Use this URL to cite or link to this record in EThOS: http://ethos.bl.uk/OrderDetails.do?uin=uk.bl.ethos.669148
Title: Metaphors and emotions in therapy
Author: Madden, Hugo
ISNI:       0000 0004 5368 6456
Awarding Body: Canterbury Christ Church University
Current Institution: Canterbury Christ Church University
Date of Award: 2015
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Abstract:
Clinicians are encouraged to use metaphors in Acceptance and Commitment Therapy (ACT). This study aimed to investigate the types of metaphors that occurred within an ACT therapy group and how they were used within on-going dialogue. Naturally occurring data was gathered from an ACT therapy group. Therapy sessions were audio-recorded across the course of the therapy group and discourse analysis was applied to the transcriptions. Various systematic metaphors were identified in relation to the therapeutic discourse of managing emotions. These included protective containers, handling objects, moving passed impediments, and emotions as fellow travellers. Between the group members and the facilitators various power dynamics were identified that influenced how the metaphors were negotiated and appropriated. These findings highlight differences between traditional metaphors of therapy and ACT-specific metaphors, differences between metaphor use by clinicians and clients, and some of the challenges associated with more directive approaches to therapy. Practitioner points • A number of different metaphors can be used to conceptualise how emotions can be managed. • Awareness of the metaphors that occur implicitly within therapy can inform how ACT-specific extended metaphors are used. • Appropriation of metaphors introduced by clinicians can be a potential therapy outcome, and clinicians may need to consider how they are negotiated.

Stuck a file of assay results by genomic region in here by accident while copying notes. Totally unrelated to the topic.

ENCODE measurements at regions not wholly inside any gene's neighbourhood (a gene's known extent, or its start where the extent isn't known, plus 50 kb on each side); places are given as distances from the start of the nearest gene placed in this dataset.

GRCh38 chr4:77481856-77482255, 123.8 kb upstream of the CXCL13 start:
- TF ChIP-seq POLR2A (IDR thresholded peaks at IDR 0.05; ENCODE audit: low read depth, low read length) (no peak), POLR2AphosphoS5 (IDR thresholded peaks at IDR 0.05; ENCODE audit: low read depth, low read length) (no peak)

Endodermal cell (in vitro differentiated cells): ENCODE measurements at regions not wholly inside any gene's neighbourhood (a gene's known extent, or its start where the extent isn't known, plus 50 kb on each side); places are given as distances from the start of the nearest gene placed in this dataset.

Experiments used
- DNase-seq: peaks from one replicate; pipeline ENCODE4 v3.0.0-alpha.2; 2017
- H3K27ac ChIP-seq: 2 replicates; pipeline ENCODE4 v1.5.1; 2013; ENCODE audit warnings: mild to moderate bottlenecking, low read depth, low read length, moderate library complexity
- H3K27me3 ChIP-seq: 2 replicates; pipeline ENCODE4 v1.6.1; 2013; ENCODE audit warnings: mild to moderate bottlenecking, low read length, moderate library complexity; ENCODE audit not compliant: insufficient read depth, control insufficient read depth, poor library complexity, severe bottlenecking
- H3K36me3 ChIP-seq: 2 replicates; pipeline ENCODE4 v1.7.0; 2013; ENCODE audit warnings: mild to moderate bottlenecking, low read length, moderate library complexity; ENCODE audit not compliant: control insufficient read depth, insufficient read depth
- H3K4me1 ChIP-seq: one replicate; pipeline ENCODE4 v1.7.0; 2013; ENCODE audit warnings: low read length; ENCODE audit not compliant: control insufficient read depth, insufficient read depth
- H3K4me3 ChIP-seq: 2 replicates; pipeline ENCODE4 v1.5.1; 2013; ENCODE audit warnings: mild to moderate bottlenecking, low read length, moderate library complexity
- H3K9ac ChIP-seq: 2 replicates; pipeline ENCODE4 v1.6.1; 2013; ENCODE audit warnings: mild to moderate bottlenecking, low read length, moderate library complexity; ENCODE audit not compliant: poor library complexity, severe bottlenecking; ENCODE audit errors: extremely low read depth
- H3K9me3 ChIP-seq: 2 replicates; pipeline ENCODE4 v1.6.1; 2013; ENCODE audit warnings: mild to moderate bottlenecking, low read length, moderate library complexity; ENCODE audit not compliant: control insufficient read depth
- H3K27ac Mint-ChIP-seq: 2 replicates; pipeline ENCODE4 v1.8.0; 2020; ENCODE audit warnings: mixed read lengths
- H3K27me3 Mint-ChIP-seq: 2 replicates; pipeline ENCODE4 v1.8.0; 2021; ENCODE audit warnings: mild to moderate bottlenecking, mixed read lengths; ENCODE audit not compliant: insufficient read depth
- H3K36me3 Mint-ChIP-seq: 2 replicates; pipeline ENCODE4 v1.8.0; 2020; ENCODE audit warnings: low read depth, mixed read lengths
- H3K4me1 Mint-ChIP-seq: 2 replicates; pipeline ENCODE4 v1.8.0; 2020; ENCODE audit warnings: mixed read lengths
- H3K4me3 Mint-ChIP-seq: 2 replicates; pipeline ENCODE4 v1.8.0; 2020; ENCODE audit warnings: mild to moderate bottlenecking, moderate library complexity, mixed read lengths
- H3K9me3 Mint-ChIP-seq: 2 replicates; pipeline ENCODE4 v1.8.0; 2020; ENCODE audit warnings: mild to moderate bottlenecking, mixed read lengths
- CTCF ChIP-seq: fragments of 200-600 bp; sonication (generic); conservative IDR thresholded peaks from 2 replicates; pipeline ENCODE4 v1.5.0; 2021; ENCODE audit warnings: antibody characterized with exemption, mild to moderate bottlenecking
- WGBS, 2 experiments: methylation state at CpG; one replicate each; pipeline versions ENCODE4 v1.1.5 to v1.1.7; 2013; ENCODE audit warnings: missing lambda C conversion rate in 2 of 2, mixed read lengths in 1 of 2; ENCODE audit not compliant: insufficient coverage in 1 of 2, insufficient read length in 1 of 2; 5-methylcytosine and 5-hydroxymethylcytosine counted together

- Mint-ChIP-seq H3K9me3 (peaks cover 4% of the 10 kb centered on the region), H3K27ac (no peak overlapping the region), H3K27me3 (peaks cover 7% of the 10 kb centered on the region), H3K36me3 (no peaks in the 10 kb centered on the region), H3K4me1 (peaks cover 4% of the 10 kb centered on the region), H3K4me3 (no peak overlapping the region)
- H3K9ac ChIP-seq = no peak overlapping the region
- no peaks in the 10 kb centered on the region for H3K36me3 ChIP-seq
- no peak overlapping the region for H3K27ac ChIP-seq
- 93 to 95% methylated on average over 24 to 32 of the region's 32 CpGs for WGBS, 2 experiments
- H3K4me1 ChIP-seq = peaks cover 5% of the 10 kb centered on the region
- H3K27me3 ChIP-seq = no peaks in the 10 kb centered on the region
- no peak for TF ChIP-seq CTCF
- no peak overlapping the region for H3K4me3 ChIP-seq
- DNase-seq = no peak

Supervisor: Not available Sponsor: Not available
Qualification Name: Thesis (D.Clin.Psy.) Qualification Level: Doctoral
EThOS ID: uk.bl.ethos.669148  DOI: Not available
Keywords: BF0511 Affection. Feeling. Emotion ; RC0475 Therapeutics. Psychotherapy ; RC0467 Clinical psychology
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